Reboot and eject the CD, you can then log into your Windows account with no warning of user password’s about to expire. That’s it!

PCUnlocker – Best Alternative to Password Reset Disk

June 16th, 2017 by Admin

Password reset disk is a special disk that could be used to reset your Windows password if you forget it. Just go to Control Panel > User Accounts and Family Safety > User Accounts, you can click the “Create a password reset disk” link on the left pane to create such a disk.


A password reset disk contains a single file named userkey.psw, which is an encrypted backup version of your password. You can only make a password reset disk while you still know your password. The process of creating a password reset disk is just like writing down your password on a piece of paper. So, if you’ve already forgotten your password, it’s too late to create a password reset disk. Still have questions about password reset disk? Please check out this article: FAQs for Password Reset Disk in Windows.

What to do if you forget Windows password but you don’t have a password reset disk? This happens so many times because we only aware that a password reset disk must be created before we forget the password. Fortunately, there are several good alternatives to password reset disk. PCUnlocker is the best alternative that could hep you reset forgotten Windows 10 / 8 / 7 / Vista / XP password instantly.

When you’re locked out of your own computer, just use an alternative PC to download PCUnlocker and create a bootable CD/USB drive. Next, boot your locked PC from CD/USB and it allows you to bypass & reset lost admin password easily.

Restore Missing “Extract All” Option to ZIP Right-Click Menu

January 17th, 2017 by Admin

Windows has built-in native support for ZIP files. When you right-click on a .zip file in Windows Explorer, the “Extract All” option from context menu allows you to extract all contents of the zip file to a folder of your choice.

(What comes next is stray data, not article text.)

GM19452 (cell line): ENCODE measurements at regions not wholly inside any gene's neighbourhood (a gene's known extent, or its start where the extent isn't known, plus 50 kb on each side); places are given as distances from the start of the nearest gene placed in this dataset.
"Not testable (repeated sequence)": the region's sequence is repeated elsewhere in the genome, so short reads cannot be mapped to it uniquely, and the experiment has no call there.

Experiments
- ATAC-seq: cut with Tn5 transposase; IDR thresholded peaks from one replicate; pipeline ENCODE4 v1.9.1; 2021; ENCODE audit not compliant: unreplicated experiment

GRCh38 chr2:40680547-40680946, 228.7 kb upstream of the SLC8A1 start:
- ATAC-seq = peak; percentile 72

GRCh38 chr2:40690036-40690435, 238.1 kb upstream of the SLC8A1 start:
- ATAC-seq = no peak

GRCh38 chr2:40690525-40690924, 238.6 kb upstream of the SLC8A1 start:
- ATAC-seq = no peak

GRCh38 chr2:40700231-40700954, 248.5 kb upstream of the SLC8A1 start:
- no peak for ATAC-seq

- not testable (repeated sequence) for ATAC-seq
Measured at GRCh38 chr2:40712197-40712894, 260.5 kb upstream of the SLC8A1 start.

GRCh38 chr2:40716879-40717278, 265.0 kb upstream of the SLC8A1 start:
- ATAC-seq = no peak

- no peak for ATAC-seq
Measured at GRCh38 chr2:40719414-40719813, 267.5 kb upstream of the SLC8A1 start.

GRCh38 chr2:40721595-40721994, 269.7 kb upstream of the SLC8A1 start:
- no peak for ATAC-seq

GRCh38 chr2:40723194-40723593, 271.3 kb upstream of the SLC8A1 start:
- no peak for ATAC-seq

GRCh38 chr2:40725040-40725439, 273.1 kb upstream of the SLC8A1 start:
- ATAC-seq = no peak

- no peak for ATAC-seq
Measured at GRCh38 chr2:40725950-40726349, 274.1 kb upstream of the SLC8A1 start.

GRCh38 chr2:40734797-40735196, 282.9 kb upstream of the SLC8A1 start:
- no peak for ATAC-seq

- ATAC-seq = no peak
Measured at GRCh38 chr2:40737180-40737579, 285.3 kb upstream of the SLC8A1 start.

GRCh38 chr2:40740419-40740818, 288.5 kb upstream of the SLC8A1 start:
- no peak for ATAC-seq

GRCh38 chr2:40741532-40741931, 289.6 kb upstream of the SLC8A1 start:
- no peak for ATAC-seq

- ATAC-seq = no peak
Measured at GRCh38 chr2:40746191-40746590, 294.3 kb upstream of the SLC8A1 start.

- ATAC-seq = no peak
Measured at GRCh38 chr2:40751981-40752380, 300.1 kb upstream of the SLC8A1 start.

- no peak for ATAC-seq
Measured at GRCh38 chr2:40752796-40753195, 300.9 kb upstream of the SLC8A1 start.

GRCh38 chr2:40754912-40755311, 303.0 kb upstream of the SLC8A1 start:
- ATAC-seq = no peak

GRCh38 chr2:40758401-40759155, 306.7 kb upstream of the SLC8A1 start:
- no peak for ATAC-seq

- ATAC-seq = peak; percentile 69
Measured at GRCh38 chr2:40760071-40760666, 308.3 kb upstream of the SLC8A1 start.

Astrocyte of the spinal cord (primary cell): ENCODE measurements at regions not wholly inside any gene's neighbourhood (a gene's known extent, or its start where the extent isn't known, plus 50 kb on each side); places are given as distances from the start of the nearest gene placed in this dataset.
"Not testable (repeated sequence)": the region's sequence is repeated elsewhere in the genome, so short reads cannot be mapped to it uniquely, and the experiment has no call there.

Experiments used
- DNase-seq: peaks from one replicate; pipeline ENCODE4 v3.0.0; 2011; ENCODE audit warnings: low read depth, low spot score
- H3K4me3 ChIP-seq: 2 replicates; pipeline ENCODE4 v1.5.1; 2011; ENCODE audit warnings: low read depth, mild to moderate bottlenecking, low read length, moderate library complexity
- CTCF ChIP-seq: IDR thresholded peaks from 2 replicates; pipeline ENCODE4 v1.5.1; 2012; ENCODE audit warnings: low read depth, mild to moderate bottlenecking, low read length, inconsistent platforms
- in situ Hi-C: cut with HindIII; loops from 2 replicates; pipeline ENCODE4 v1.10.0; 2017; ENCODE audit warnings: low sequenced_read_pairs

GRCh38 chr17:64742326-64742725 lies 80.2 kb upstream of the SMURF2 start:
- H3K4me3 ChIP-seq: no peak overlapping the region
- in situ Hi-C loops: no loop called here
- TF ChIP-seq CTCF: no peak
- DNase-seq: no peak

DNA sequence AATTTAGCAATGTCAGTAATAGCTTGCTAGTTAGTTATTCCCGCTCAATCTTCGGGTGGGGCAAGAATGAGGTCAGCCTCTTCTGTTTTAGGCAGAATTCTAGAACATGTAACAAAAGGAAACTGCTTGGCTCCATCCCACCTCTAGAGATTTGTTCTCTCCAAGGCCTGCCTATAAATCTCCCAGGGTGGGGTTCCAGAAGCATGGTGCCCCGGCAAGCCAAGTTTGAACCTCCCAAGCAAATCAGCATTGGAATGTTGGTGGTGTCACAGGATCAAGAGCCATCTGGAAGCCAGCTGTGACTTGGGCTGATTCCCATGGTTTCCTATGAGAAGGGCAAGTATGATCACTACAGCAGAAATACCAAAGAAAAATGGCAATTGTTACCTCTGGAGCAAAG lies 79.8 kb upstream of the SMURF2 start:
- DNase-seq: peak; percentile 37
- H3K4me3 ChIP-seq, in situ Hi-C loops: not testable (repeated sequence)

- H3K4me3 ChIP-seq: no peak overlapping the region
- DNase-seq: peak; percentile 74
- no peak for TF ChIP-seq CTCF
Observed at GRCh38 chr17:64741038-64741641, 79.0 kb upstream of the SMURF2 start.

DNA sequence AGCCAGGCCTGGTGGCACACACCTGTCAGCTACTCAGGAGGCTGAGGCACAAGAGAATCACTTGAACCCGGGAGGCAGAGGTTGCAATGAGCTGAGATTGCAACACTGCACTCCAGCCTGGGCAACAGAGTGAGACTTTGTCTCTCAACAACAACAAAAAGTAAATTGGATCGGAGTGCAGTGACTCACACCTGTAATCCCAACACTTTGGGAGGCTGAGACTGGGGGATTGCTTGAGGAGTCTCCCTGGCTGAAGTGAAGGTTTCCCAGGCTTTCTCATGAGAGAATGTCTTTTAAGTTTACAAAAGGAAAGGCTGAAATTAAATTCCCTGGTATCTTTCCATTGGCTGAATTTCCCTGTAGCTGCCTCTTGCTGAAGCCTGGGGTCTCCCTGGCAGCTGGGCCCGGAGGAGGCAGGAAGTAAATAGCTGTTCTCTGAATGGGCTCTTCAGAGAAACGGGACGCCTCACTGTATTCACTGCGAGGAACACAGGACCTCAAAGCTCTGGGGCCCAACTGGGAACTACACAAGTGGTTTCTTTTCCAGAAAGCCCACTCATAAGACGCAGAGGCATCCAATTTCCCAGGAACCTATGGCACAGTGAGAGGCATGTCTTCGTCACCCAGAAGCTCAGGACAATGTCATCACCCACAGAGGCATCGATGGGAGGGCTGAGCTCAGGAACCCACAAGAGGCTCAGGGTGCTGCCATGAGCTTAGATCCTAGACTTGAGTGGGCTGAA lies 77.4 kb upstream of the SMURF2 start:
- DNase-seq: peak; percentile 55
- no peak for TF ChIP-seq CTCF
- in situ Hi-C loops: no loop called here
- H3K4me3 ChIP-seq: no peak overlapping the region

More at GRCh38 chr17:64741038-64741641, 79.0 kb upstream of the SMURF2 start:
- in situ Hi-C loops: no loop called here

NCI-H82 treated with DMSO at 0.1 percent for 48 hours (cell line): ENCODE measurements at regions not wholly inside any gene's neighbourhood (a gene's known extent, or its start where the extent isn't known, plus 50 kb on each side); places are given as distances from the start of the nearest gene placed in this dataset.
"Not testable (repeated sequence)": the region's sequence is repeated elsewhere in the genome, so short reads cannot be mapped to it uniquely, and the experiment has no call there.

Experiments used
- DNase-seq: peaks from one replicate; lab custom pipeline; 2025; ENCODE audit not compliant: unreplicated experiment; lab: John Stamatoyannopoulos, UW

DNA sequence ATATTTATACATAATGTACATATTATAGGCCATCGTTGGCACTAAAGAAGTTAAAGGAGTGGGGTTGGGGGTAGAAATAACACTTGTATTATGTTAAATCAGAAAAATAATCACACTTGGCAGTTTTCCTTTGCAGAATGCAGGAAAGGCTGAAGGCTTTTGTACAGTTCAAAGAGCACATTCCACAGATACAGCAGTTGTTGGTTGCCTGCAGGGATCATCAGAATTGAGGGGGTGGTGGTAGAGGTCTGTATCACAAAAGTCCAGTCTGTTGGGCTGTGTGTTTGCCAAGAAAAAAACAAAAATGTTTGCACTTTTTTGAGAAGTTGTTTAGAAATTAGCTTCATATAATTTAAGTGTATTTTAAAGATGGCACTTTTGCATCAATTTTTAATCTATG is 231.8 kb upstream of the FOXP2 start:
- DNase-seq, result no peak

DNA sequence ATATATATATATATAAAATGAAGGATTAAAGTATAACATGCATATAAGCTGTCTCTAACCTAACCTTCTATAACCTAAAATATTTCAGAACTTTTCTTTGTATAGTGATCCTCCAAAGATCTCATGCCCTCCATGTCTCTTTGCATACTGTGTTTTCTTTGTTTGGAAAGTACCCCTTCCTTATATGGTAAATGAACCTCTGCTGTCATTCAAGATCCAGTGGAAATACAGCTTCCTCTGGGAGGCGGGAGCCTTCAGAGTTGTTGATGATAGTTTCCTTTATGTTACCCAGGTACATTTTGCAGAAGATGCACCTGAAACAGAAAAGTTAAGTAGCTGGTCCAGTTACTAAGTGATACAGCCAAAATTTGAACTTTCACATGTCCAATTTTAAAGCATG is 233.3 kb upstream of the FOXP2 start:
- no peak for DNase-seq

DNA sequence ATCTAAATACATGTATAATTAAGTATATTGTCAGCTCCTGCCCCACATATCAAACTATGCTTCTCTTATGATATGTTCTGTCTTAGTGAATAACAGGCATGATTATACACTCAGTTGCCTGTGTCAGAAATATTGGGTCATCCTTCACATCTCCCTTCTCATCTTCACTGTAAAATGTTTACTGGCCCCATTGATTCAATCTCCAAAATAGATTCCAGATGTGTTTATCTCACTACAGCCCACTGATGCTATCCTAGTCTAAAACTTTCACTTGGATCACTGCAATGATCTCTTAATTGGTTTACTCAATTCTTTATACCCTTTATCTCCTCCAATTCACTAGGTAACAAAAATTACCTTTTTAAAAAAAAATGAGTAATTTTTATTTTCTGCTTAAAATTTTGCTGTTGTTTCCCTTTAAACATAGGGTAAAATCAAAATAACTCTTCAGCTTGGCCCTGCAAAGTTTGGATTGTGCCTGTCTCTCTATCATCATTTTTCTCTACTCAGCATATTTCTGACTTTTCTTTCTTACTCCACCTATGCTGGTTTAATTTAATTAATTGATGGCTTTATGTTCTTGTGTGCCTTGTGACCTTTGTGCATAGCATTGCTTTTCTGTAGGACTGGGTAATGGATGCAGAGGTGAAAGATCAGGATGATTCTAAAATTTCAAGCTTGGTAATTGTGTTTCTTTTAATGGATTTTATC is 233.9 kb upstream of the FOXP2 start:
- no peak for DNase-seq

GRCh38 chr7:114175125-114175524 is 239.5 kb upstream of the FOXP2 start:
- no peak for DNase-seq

If the “Extract All” option is missing or overridden by third-party zip/unzip software, you can restore it with a registry hack in Windows 10 / 8 / 7 / Vista.

How to Restore Missing “Extract All” Option to ZIP Right-Click Menu?

This registry hack requires you to log into Windows as administrator. Follow these steps:

  1. Download this REG file (add_extract_all_context_menu.reg) and save it to a folder where you can find easily. Tips: the .reg file is actually a text file and you can view the content using NotePad.
  2. After the download is complete, double-click on the .REG file. Click Run if prompted by Security Warning.
  3. Registry Editor will confirm if you want to import the registry settings in your .reg file, click Yes.


  4. Once it’s done, right-click on a .zip file and the “Extract All” option will show up in the Explorer’s right-click context menu.

If you want to remove the “Extract All” option from Explorer’s right-click menu, you can run this .reg file (remove_extract_all_context_menu.reg) instead. That’s all there is to it.

How to Show Previous Logon Activity on Windows Welcome Screen

January 5th, 2017 by Admin

How to view users logon activity in Windows? Do you need to know the time of the last login? In this tutorial we’ll show you how to deploy a GPO in Windows to display information about previous logons during user logon. This feature works on all computers running Windows 10/8/7, Windows Server2008 or later.

Method 1: Show Previous Logon Information with Group Policy Editor

  1. Press the Windows key + R to open the Run command box. Type gpedit.msc and press Enter.


  2. In the Local Group Policy Editor, drill down to Computer Configuration > Administrative Templates > Windows Components > Windows Logon Options.


    On the right panel, find the “Display information about previous logons during user logon” policy and double-click it.

  3. Select the Enabled option. Click OK and restart your computer.

  4. The next time you log into Windows, after entering your password, you will see the following screen that shows you the time of last successful logon and unsuccessful logon attempts. Click OK and it takes you to the desktop.


Method 2: Show Previous Logon Information with Registry Hack